Does Aggregated Returns Disclosure Increase Portfolio Risk-Taking?
Many previous experiments have found that participants invest more in risky assets if they (i) see their returns less frequently, (ii) see portfolio-level returns (rather than individual asset-by-asset returns), or (iii) see long-horizon (rather than one-year) historical asset class return distributions. In contrast, we find that such information aggregation treatments do not increase equity allocations in an experiment where—unlike previous experiments—participants invest in real mutual funds over the course of one year. In a follow-up experiment, we start with the classic Gneezy and Potters (1997) experimental design and modify it step-by-step to move closer to the design of our first experiment. Using this identification strategy, we show that previously documented aggregation effects are not robust to (i) changes in the distribution of the risky asset’s returns and (ii) the introduction of a multi-day delay between the initial portfolio choice and the realization of returns.
This paper was formerly titled "Can psychological aggregation manipulations affect portfolio risk-taking? Evidence from a framed field experiment." This research was made possible by generous grants from the FINRA Investor Education Foundation, the National Institute on Aging (grant P01-AG005842), the Pershing Square Fund for Research in the Foundations of Human Behavior, and the Social Security Administration (grant 10-P-98363-1-05 to the National Bureau of Economic Research as part of the SSA Retirement Research Consortium). We are grateful for the research assistance of Chris Clayton, Ben Hebert, Nathan Hipsman, Josh Hurwitz, Brendan Price, Gwendolyn Reynolds, Sean Wang, and Eric Zwick. We have benefited from the comments of Shlomo Benartzi, Peter Bossaerts, Arie Kapteyn, Andy Lo, Michaela Pagel, Jan Potters, Richard Thaler, and seminar audiences at Arizona State University, Bentley College, Maastricht, NYU, Tilburg, UCLA, University of Amsterdam, UT Dallas, University of Mannheim, Wharton, Yale, the Experimental Finance conference, the Annual Conference in Behavioral Economics, and the NBER. The findings and conclusions expressed are solely those of the authors and do not represent the views of FINRA, NIA, the Pershing Square Foundation, SSA, any agency of the Federal Government, or NBER. Comments should be directed to the authors. The FINRA Investor Education Foundation, formerly known as the NASD Investor Education Foundation, supports innovative research and educational projects that give investors the tools and information they need to better understand the markets and the basic principles of saving and investing. For details about grant programs and other new initiatives of the Foundation, visit www.finrafoundation.org.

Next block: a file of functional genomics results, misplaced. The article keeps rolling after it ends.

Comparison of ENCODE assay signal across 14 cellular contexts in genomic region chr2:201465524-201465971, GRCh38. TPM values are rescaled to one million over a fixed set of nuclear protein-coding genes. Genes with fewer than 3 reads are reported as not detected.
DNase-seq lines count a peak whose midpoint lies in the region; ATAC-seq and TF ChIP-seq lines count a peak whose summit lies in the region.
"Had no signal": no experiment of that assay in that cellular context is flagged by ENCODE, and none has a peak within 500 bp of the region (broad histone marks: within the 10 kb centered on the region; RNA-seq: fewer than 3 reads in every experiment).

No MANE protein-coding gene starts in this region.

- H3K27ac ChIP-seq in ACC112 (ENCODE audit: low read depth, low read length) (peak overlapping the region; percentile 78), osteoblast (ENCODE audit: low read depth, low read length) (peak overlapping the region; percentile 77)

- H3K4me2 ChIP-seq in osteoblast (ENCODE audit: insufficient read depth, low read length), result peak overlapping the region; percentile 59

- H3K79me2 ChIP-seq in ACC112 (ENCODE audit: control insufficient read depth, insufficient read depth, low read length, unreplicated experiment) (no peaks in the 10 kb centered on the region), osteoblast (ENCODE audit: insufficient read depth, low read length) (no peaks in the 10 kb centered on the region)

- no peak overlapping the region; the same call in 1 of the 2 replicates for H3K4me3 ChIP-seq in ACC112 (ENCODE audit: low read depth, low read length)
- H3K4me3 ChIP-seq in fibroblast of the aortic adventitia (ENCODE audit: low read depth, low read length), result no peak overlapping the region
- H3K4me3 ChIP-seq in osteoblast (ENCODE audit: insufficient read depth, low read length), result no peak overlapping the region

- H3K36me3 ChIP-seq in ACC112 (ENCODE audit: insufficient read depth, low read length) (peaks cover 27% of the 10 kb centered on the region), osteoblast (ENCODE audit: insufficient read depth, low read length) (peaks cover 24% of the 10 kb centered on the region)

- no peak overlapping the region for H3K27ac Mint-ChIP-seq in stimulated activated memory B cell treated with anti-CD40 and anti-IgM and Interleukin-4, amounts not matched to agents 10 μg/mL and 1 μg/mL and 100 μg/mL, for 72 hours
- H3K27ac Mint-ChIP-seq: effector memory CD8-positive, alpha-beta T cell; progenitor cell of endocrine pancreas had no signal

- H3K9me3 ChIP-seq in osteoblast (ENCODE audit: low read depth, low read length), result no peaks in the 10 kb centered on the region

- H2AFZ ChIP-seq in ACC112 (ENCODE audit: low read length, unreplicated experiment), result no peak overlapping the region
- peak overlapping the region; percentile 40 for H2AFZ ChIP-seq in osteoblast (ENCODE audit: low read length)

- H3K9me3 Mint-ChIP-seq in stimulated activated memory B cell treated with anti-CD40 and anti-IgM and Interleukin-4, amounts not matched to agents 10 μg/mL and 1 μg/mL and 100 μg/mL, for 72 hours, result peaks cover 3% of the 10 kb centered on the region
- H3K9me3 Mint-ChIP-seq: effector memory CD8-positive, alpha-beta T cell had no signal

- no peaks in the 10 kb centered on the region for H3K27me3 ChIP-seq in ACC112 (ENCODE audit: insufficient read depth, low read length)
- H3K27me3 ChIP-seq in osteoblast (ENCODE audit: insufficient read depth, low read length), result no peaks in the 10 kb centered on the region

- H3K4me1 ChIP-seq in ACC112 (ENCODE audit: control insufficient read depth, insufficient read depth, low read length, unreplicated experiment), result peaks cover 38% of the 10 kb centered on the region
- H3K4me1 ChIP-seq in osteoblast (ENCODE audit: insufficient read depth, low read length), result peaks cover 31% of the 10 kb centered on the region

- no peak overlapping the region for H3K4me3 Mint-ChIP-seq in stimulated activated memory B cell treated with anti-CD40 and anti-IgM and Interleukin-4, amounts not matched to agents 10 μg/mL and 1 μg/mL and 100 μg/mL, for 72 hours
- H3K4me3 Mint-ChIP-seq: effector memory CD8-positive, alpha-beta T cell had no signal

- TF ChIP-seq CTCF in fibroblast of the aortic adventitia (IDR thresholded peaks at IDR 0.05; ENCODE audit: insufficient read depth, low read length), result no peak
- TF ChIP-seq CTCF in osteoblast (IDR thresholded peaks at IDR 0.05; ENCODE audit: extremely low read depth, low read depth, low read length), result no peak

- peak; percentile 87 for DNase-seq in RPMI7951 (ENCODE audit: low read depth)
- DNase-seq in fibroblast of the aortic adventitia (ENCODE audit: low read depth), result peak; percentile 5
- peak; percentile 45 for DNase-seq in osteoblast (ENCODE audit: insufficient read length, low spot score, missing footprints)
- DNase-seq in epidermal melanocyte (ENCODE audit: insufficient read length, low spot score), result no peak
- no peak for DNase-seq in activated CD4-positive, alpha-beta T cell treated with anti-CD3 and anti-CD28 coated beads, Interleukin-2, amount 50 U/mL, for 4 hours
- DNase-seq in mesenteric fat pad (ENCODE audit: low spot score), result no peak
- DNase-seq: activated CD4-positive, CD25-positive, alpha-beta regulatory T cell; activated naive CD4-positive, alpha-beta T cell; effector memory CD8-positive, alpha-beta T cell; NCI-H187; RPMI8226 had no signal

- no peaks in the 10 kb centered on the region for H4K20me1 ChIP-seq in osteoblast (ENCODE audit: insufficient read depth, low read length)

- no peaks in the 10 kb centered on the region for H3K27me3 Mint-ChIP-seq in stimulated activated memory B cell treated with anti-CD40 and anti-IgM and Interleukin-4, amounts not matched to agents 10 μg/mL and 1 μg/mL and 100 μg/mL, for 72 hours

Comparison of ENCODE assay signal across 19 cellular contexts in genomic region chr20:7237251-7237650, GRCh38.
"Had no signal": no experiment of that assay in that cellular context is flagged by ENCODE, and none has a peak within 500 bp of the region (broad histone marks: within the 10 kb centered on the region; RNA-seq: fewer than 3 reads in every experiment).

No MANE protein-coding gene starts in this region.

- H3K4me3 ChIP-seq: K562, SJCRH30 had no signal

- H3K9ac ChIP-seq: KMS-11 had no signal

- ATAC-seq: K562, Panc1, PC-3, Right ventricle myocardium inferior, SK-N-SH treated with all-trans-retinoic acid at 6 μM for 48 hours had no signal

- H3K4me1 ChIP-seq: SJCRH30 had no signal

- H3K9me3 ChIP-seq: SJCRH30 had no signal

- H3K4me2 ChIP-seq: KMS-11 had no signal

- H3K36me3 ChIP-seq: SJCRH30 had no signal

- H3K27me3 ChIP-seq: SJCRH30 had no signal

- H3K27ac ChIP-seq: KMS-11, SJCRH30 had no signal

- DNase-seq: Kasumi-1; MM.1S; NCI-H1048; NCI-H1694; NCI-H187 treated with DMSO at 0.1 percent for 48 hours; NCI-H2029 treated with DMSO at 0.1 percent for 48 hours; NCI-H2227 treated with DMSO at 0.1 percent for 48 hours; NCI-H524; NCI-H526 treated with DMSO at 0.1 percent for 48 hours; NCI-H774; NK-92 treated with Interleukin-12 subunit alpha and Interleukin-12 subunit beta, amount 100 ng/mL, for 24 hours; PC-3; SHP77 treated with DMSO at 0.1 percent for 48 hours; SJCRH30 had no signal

John Beshears & James J. Choi & David Laibson & Brigitte C. Madrian, 2017. "Does Aggregated Returns Disclosure Increase Portfolio Risk Taking?," Review of Financial Studies, Society for Financial Studies, vol. 30(6), pages 1971-2005. citation courtesy of